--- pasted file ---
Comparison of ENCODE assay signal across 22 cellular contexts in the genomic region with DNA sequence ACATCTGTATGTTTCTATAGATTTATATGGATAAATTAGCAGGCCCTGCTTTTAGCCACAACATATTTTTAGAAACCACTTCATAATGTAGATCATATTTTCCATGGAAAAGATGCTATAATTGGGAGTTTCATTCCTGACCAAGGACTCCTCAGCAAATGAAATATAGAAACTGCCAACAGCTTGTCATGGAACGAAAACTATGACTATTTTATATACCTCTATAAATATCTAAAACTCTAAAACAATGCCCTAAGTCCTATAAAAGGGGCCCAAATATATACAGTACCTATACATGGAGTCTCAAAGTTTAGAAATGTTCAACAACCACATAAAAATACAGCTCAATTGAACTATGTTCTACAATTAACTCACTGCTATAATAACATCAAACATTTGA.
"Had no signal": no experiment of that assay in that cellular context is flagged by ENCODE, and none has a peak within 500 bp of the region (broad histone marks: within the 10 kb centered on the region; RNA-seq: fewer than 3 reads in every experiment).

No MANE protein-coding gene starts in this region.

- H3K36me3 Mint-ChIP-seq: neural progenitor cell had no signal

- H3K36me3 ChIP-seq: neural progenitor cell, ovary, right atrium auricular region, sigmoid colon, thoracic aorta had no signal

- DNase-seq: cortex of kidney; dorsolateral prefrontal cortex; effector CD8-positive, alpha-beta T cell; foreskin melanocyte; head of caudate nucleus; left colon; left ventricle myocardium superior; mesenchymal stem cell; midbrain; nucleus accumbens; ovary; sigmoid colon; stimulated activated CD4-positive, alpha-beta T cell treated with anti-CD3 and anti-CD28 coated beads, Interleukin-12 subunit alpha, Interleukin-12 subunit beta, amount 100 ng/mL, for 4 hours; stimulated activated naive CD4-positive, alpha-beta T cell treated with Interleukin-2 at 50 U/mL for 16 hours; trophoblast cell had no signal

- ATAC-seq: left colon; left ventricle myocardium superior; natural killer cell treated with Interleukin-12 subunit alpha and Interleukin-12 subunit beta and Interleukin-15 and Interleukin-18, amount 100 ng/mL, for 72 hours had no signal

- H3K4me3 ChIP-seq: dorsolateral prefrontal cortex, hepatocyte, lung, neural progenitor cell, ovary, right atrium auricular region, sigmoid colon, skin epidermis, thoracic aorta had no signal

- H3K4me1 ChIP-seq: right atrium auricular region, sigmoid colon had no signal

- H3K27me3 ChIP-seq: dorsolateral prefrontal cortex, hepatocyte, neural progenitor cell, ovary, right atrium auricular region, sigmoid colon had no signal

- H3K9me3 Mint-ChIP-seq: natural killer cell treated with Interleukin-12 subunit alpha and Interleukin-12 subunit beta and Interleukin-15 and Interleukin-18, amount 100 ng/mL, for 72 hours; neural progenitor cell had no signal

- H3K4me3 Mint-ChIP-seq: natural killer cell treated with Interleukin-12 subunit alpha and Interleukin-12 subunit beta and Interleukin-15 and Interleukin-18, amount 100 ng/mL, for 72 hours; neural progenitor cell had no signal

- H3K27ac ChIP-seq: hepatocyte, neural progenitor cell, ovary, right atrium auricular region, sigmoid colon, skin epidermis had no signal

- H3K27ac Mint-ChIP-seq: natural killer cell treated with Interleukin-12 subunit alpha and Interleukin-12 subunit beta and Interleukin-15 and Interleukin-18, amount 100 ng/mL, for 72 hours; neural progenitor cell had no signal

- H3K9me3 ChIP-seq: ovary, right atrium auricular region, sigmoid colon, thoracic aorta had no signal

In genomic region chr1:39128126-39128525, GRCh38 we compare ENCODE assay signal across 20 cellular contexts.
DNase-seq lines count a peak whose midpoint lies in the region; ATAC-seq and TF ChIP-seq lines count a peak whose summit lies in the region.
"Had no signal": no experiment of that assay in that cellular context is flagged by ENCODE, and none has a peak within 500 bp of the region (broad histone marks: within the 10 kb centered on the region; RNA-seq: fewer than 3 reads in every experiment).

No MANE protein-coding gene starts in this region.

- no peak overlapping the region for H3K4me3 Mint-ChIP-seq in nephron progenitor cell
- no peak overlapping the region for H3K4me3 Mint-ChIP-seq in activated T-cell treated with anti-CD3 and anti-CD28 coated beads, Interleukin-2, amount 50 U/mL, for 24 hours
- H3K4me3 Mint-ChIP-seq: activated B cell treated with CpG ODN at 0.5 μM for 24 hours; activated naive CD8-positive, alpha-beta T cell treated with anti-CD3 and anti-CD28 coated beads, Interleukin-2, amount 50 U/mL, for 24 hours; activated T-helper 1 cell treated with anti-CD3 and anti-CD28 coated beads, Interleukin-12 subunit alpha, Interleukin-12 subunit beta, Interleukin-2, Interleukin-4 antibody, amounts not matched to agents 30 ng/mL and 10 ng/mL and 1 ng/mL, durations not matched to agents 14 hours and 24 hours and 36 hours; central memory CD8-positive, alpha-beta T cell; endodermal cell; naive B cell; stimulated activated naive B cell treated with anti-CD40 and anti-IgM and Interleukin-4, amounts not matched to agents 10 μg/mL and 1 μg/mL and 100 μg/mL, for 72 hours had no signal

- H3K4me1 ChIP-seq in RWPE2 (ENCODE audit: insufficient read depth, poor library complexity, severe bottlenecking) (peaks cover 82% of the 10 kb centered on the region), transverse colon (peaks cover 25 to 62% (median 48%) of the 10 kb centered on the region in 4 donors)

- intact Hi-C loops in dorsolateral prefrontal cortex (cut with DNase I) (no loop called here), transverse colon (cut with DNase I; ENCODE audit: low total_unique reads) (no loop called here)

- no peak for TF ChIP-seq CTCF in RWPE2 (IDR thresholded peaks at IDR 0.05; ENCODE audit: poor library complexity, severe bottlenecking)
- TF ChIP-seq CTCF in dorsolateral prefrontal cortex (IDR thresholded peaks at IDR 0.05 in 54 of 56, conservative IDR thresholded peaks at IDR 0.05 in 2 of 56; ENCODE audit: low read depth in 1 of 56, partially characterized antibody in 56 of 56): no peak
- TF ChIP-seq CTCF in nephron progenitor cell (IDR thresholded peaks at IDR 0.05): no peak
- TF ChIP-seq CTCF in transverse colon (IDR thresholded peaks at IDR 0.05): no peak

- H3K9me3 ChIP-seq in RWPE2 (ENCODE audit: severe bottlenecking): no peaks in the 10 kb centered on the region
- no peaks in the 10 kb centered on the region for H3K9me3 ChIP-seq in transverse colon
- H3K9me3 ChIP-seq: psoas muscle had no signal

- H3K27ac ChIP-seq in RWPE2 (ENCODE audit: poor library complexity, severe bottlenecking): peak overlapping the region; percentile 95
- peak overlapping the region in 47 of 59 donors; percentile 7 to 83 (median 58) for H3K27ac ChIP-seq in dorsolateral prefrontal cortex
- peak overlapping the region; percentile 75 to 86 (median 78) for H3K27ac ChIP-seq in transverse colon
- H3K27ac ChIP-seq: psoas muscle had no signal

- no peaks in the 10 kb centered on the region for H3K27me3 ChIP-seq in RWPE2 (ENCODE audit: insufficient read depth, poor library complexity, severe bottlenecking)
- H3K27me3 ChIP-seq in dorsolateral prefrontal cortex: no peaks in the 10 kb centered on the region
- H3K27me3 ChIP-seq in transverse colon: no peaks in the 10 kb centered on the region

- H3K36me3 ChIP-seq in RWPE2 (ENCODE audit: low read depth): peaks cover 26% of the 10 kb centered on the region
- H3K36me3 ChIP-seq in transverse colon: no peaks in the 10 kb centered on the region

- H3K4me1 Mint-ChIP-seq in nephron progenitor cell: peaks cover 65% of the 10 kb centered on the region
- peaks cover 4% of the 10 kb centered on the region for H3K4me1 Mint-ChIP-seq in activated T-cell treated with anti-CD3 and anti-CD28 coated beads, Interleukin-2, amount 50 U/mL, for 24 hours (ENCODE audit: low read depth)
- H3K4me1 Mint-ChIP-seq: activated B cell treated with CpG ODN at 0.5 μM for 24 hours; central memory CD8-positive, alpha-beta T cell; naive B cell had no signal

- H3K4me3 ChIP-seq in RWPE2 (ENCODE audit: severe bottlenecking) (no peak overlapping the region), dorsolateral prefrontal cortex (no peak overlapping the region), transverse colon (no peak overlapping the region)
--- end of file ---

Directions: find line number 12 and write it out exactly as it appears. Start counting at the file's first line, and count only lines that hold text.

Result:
- H3K4me3 Mint-ChIP-seq: natural killer cell treated with Interleukin-12 subunit alpha and Interleukin-12 subunit beta and Interleukin-15 and Interleukin-18, amount 100 ng/mL, for 72 hours; neural progenitor cell had no signal